Statistics and hair color

Statistics and hair color

TL;DR – Statistics applies to populations, not individuals. There is no such thing as the probability of one individual having some characteristic.

I remember talking to a friend of mine a long time ago. “I wonder what will I do when I grow up?” “What are the chances that I become a doctor?” “What are the chances that I snap my finger right this second?” “What were the chances I asked that question?” I asked myself: “What are the chances he understands statistics?”

There are two things I believe most human beings will never be able to understand: how to program a VCR and statistics. We just got rid of VCRs, it seems the last one was built July 2016, but statistics is still there. In fact, it will be with us for a long time because it is, maybe unexpectedly, quite useful.

Some argue that statistics, after all, is a fairly recent invention, merely 100 years ago, and that is why it is not yet well understood by the general population. I would note, though, that 20 years ago we didn’t have smartphones or social media, yet the general population doesn’t seem to have a problem with them. Well, at least not in using them. So, it’s just excuses.

There is, I think, a fundamental misunderstanding in the understanding of statistics. It’s something that plagues experts as well. They will say things like “if you open a restaurant, you have about 55% chance of going out of business in the first 3 years” or “if you are poor, you have a lower chance to finish college”. But do you? Do you actually have a chance of doing or being anything? Let’s explore this question with another intangibly concrete thought experiment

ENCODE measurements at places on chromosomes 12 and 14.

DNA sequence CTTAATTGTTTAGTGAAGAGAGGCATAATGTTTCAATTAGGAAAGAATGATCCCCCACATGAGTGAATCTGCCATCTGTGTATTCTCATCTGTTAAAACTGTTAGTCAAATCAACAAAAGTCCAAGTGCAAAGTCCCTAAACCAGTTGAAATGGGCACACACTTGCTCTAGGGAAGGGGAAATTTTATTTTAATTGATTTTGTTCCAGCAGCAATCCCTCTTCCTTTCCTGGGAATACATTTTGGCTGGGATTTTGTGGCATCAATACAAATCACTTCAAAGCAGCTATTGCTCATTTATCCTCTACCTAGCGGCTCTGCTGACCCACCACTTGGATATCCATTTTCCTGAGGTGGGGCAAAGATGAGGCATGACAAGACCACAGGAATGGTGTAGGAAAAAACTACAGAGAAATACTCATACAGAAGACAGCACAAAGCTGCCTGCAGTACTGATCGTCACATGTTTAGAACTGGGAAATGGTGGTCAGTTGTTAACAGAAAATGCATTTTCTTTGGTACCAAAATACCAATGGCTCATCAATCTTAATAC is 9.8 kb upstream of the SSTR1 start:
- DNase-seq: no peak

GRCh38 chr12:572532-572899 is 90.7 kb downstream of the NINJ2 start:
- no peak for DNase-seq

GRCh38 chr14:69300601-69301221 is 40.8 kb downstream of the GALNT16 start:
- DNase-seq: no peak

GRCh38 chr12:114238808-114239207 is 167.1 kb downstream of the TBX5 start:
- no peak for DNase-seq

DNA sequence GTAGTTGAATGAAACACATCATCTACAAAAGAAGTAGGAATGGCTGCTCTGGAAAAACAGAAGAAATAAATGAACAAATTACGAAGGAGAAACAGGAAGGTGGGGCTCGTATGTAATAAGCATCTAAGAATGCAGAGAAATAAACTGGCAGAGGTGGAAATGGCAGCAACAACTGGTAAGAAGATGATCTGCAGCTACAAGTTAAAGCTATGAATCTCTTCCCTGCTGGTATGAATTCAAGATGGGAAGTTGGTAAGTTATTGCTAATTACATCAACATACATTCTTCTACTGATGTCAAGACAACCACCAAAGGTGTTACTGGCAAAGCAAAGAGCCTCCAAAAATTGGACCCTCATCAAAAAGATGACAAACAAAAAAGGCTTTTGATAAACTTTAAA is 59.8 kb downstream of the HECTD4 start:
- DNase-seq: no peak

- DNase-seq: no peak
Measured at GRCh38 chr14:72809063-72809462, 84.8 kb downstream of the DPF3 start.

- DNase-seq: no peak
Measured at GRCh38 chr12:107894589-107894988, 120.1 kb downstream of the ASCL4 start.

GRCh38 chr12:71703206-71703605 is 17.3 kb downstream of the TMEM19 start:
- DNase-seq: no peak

The color of someone’s hair

We want to study the chances of someone having blonde hair. Now I’ll give you some statistical data. Some of it may be made up, which is not a problem because 35% of all statistics are made up. But I didn’t make it up myself. I simply took it from the internet.

Let’s say 6% of the world population is blonde. Hhhhmmmm… maybe blonde is not politically correct anymore in the US, given that blondes are constantly targeted by blonde jokes and the like. But I don’t think the rest of the world has blonde jokes: the Wikipedia page exists only in four languages… and one of them is… Finnish? Finland is 58% blonde… Can’t imagine that they have a stereotype where 58% of their population is not smart…

Anyway, hair color is not distributed evenly across the globe. Some countries are richer in hair color than others. I don’t know what political process caused this inequality, but in Europe 20% of the people are blonde. In northern Europe it is more like 30% and in Finland it is, as noted before, 58%. In southern Europe it is more like 8%. In Italy, where I am from originally, it is 7%. But that’s the average. In Veneto, a region of the north of Italy, it is about 12% and it’s less than 2% in Sardinia. Southern Italy averages around 5% but in Benevento, a city in the south of Italy, 13% of the people are blonde.

So, suppose you have a person in front of you. What are the chances that that person is blonde? Is it 6%, the average of the world population? Maybe she’s Italian from Beneveneto? Should we use the Italian percentage, 7%? The southern Italian percentage, 5%? The Benevento percentage, 13%? What if that person moves to Finland? Does she suddenly have 58% chance of being blonde? This is all very confusing.